An eclectic group of Nashville musicians will be playing music ranging from Elvis Presley to the Black Eyed Peas at 7:30 p.m. Oct. 12 in PARC at Danieley Center — all to help explain the first Amendment.

“Freedom Sings: The Music They Didn’t Want You to Hear” is a show that uses music that has either been banned or helped start social movements to illustrate freedom of expression and the history of free speech and is co-sponsored by Elon News Network.

The show is authored and narrated by Ken Paulson, former editor-in-chief of USA Today and president of the First Amendment Center. 

“It’s one of those shows that until you actually see it you don’t get what it’s all about,” Paulson said. “You wouldn’t think merging constitutional law and rock ’n’ roll would be a good fit.”

According to Paulson, only 3 percent of Americans can recite what the five freedoms and the First Amendment are, and one-third cannot name a single freedom listed.

To increase awareness, Paulson came up with an engaging way to explain how the First Amendment protects creative expression through music and history.

For example, after the Kent State University shootings, the news coverage mostly blamed the students until Neil Young spoke up for them by writing “Ohio.” Freedom Sings will show footage explaining the tragedy before going into their own rousing version of “Ohio.”

“We were looking for a program that was entertaining, appealed to a new generation,” Paulson said. “I have good friends among Nashville artists who feel strongly about protecting free speech and I wrote a script and sought out the best talent.”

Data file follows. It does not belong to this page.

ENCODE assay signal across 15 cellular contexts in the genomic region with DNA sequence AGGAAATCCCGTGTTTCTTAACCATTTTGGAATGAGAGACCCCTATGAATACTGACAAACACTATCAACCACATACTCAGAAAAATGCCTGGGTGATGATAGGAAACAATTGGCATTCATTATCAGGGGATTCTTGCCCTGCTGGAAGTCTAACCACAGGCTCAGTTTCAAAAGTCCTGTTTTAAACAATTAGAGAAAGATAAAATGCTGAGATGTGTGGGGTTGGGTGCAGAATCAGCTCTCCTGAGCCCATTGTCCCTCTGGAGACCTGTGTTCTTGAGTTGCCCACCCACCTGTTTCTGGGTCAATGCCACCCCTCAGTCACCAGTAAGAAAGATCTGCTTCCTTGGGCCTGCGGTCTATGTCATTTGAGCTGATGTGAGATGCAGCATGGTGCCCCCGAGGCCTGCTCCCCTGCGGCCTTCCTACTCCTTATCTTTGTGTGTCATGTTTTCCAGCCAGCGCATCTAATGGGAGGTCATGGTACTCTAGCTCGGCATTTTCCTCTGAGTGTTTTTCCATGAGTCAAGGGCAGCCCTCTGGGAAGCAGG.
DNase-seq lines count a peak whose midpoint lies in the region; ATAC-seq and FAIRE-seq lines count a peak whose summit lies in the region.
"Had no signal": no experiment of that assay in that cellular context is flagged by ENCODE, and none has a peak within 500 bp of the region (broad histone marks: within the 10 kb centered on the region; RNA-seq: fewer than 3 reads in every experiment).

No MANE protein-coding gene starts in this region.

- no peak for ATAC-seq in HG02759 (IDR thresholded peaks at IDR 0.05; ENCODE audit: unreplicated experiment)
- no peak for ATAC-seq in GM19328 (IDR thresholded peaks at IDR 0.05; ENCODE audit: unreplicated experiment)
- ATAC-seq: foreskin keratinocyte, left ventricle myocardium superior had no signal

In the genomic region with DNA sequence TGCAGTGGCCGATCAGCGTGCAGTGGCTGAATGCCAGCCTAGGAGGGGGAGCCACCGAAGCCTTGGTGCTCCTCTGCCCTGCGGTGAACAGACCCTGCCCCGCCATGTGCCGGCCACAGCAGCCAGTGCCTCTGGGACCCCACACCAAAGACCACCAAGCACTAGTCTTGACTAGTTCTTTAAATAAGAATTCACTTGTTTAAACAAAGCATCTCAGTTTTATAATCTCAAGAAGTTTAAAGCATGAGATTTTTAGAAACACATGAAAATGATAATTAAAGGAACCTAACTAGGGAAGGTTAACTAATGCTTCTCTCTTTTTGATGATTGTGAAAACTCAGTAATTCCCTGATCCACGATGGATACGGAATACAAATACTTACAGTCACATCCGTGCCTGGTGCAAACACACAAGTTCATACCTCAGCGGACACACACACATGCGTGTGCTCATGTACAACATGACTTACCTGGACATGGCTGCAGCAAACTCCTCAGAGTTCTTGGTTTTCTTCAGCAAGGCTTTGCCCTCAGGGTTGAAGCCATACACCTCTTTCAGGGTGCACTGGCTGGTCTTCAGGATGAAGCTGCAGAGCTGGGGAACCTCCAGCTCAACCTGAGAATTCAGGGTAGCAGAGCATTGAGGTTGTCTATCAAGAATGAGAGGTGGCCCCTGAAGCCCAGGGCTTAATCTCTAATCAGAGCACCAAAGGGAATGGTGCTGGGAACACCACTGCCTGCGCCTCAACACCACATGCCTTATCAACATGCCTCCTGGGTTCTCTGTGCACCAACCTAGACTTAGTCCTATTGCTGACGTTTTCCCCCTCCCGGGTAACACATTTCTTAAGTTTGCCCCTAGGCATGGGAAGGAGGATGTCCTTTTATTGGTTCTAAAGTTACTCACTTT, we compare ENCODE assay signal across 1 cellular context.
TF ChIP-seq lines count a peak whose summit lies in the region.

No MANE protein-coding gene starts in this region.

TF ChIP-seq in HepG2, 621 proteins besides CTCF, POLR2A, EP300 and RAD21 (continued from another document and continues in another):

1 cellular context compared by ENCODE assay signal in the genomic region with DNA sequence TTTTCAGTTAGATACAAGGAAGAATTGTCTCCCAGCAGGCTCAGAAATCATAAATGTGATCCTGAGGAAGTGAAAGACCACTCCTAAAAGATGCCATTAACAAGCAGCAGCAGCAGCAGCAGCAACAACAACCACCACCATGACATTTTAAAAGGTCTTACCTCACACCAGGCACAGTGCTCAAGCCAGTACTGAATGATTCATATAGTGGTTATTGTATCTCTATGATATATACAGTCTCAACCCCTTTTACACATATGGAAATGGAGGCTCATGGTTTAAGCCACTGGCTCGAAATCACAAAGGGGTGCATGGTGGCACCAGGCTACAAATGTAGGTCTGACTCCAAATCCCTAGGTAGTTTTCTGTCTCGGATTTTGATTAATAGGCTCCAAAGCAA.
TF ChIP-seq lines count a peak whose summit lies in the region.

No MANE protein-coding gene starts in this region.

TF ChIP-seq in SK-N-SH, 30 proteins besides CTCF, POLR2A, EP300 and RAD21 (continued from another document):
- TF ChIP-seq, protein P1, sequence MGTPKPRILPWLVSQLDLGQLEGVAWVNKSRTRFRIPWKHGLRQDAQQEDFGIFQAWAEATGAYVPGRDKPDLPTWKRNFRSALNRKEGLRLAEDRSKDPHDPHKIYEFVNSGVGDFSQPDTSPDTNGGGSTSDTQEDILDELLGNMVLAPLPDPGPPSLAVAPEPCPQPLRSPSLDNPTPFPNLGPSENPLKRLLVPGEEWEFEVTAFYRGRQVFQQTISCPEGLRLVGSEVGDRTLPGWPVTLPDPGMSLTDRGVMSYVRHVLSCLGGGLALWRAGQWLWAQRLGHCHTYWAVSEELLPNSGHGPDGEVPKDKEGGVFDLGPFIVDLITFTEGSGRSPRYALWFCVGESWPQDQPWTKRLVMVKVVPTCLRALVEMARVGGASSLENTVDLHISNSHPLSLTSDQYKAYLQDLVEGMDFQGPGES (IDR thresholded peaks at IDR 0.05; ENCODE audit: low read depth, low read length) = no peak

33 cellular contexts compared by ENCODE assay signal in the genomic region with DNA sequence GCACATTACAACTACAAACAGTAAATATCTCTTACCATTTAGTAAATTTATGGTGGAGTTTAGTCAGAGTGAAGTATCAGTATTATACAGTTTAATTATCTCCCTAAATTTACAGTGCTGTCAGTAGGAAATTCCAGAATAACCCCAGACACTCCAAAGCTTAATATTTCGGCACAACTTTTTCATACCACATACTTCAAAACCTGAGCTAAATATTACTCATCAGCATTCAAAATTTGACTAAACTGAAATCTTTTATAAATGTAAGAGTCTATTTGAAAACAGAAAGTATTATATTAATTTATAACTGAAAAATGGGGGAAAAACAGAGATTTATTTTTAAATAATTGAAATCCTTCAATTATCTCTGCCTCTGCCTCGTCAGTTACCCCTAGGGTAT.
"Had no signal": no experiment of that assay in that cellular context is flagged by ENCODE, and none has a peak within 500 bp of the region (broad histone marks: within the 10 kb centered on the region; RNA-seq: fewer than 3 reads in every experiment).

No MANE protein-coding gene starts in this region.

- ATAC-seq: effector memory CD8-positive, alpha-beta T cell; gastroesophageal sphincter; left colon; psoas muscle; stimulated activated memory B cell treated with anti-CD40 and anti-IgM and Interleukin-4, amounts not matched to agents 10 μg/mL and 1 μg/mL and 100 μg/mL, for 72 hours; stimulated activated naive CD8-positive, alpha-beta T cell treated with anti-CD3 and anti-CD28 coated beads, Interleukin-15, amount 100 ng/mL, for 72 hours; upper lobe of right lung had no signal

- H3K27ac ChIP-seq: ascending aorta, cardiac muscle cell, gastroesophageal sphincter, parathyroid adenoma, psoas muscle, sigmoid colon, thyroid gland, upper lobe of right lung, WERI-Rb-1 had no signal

The performances deal with a social movement and explain how they were fueled by song, ranging in genre from pop to rock ’n’ roll, putting a twist on music students have heard their entire lives.

Artists such as Dez Dickerson, the original guitarist for Prince and the Revolution, Joseph Wooten, three-time Grammy nominee and a keyboardist with the Steve Miller Band and Nashville singer Jonell Moser, among others, will come together for this concert. 

After hearing of Freedom Sings during a Student Media Summit in Nashville in February, Colin Donohue, director of student media and faculty director of the Danieley Center neighborhood, knew he had to bring it to Elon.

Donohue feels the concert matches the theme of the neighborhood: civic engagement.

“We thought that a concert that deals with free expression and free speech was important to part of our theme,” he said. “We also thought it was appropriate considering it was an election year, and we think students should think more critically about how they are expressing themselves.”

Donohue has reached out to communications professors and students, political science professors and students, as well as various political groups, about attending the concert. 

But he believes the message has a broader reach.

“Free expression and free speech is applicable to students of all areas, so it’s not just a School of Communications thing,” Donohue said. “It’s important for all of us to understand it, and it has a large reach.”

The concert is only performed eight to 10 times across the country each year. Freedom Sings hopes the campuses they choose are engaged and will embrace the combination of music and history.

“We almost always receive a standing ovation —no pressure to Elon,” Paulson said. “The reaction is almost always the same. People say, ‘We so enjoyed that and if I knew how fun is was I would have brought my roommate.’”


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